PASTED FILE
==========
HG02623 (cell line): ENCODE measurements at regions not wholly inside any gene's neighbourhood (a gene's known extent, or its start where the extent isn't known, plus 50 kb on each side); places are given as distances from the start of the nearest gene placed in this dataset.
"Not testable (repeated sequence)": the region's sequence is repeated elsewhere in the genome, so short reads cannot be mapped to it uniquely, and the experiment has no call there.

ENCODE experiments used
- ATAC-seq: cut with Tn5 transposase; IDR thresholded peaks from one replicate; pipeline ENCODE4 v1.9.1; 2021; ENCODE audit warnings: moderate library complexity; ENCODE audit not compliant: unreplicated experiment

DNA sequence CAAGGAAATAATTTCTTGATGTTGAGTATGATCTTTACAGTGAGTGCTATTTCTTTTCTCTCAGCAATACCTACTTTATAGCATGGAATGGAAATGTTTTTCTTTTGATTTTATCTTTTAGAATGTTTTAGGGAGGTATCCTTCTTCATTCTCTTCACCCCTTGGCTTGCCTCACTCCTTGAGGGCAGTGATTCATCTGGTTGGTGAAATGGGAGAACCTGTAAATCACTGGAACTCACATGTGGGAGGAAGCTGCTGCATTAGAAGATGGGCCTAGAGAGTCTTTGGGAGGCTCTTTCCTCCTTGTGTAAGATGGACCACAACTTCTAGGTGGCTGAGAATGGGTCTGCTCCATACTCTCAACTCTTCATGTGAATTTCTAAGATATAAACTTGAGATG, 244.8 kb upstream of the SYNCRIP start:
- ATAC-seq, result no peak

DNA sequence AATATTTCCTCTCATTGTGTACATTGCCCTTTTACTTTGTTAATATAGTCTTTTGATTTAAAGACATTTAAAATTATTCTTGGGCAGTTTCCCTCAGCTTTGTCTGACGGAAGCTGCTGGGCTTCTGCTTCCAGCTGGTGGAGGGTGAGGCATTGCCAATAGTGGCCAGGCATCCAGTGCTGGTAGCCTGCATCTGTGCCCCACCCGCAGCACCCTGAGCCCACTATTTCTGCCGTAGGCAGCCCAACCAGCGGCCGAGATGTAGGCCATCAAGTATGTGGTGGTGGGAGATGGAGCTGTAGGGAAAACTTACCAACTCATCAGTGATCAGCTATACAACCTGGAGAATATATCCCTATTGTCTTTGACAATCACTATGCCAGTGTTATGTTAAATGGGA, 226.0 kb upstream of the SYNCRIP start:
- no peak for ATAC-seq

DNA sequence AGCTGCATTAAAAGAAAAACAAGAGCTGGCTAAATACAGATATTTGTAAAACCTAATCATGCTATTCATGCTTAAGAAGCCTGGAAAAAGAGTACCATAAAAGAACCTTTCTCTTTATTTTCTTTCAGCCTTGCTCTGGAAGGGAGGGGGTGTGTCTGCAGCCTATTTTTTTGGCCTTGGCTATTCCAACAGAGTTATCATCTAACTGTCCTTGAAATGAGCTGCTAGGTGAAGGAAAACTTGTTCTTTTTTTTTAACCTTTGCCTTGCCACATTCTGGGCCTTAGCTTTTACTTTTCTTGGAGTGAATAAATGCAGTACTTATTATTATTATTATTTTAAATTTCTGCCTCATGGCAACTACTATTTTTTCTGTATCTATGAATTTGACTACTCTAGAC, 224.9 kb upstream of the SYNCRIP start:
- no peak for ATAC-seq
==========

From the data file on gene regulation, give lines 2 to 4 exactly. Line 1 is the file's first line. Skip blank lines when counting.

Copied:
"Not testable (repeated sequence)": the region's sequence is repeated elsewhere in the genome, so short reads cannot be mapped to it uniquely, and the experiment has no call there.

ENCODE experiments used
- ATAC-seq: cut with Tn5 transposase; IDR thresholded peaks from one replicate; pipeline ENCODE4 v1.9.1; 2021; ENCODE audit warnings: moderate library complexity; ENCODE audit not compliant: unreplicated experiment